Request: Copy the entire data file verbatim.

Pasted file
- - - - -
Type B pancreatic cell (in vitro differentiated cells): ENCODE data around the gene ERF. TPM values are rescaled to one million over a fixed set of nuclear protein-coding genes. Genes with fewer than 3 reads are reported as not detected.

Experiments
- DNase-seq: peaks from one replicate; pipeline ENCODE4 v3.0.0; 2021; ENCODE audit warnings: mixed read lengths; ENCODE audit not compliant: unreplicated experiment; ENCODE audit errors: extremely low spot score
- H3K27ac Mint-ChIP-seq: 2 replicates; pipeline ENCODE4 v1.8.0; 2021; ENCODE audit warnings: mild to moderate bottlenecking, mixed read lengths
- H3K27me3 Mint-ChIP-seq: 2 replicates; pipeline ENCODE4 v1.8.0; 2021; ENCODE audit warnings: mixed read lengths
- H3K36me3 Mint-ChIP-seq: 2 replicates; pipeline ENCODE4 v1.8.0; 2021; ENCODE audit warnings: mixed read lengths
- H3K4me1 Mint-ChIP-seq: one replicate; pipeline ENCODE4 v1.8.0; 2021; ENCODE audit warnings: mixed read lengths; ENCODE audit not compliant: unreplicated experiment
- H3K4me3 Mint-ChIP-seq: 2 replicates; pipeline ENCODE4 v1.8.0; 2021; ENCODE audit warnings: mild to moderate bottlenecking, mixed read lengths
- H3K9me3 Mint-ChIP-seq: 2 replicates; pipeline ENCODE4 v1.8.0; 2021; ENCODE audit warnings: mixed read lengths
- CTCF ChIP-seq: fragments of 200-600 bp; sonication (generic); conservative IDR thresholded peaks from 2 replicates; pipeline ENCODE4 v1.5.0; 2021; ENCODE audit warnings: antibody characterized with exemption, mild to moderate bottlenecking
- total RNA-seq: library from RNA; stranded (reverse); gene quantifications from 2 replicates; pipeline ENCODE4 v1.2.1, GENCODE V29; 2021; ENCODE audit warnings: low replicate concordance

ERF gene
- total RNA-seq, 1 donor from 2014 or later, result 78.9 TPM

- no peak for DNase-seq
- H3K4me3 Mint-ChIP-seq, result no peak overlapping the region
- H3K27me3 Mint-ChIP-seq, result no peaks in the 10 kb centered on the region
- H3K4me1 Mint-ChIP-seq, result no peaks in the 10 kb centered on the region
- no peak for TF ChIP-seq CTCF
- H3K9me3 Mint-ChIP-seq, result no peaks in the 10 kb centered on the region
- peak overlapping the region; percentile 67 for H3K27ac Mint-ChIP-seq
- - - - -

Type B pancreatic cell (in vitro differentiated cells): ENCODE data around the gene ERF. TPM values are rescaled to one million over a fixed set of nuclear protein-coding genes. Genes with fewer than 3 reads are reported as not detected.

Experiments
- DNase-seq: peaks from one replicate; pipeline ENCODE4 v3.0.0; 2021; ENCODE audit warnings: mixed read lengths; ENCODE audit not compliant: unreplicated experiment; ENCODE audit errors: extremely low spot score
- H3K27ac Mint-ChIP-seq: 2 replicates; pipeline ENCODE4 v1.8.0; 2021; ENCODE audit warnings: mild to moderate bottlenecking, mixed read lengths
- H3K27me3 Mint-ChIP-seq: 2 replicates; pipeline ENCODE4 v1.8.0; 2021; ENCODE audit warnings: mixed read lengths
- H3K36me3 Mint-ChIP-seq: 2 replicates; pipeline ENCODE4 v1.8.0; 2021; ENCODE audit warnings: mixed read lengths
- H3K4me1 Mint-ChIP-seq: one replicate; pipeline ENCODE4 v1.8.0; 2021; ENCODE audit warnings: mixed read lengths; ENCODE audit not compliant: unreplicated experiment
- H3K4me3 Mint-ChIP-seq: 2 replicates; pipeline ENCODE4 v1.8.0; 2021; ENCODE audit warnings: mild to moderate bottlenecking, mixed read lengths
- H3K9me3 Mint-ChIP-seq: 2 replicates; pipeline ENCODE4 v1.8.0; 2021; ENCODE audit warnings: mixed read lengths
- CTCF ChIP-seq: fragments of 200-600 bp; sonication (generic); conservative IDR thresholded peaks from 2 replicates; pipeline ENCODE4 v1.5.0; 2021; ENCODE audit warnings: antibody characterized with exemption, mild to moderate bottlenecking
- total RNA-seq: library from RNA; stranded (reverse); gene quantifications from 2 replicates; pipeline ENCODE4 v1.2.1, GENCODE V29; 2021; ENCODE audit warnings: low replicate concordance

ERF gene
- total RNA-seq, 1 donor from 2014 or later, result 78.9 TPM

- no peak for DNase-seq
- H3K4me3 Mint-ChIP-seq, result no peak overlapping the region
- H3K27me3 Mint-ChIP-seq, result no peaks in the 10 kb centered on the region
- H3K4me1 Mint-ChIP-seq, result no peaks in the 10 kb centered on the region
- no peak for TF ChIP-seq CTCF
- H3K9me3 Mint-ChIP-seq, result no peaks in the 10 kb centered on the region
- peak overlapping the region; percentile 67 for H3K27ac Mint-ChIP-seq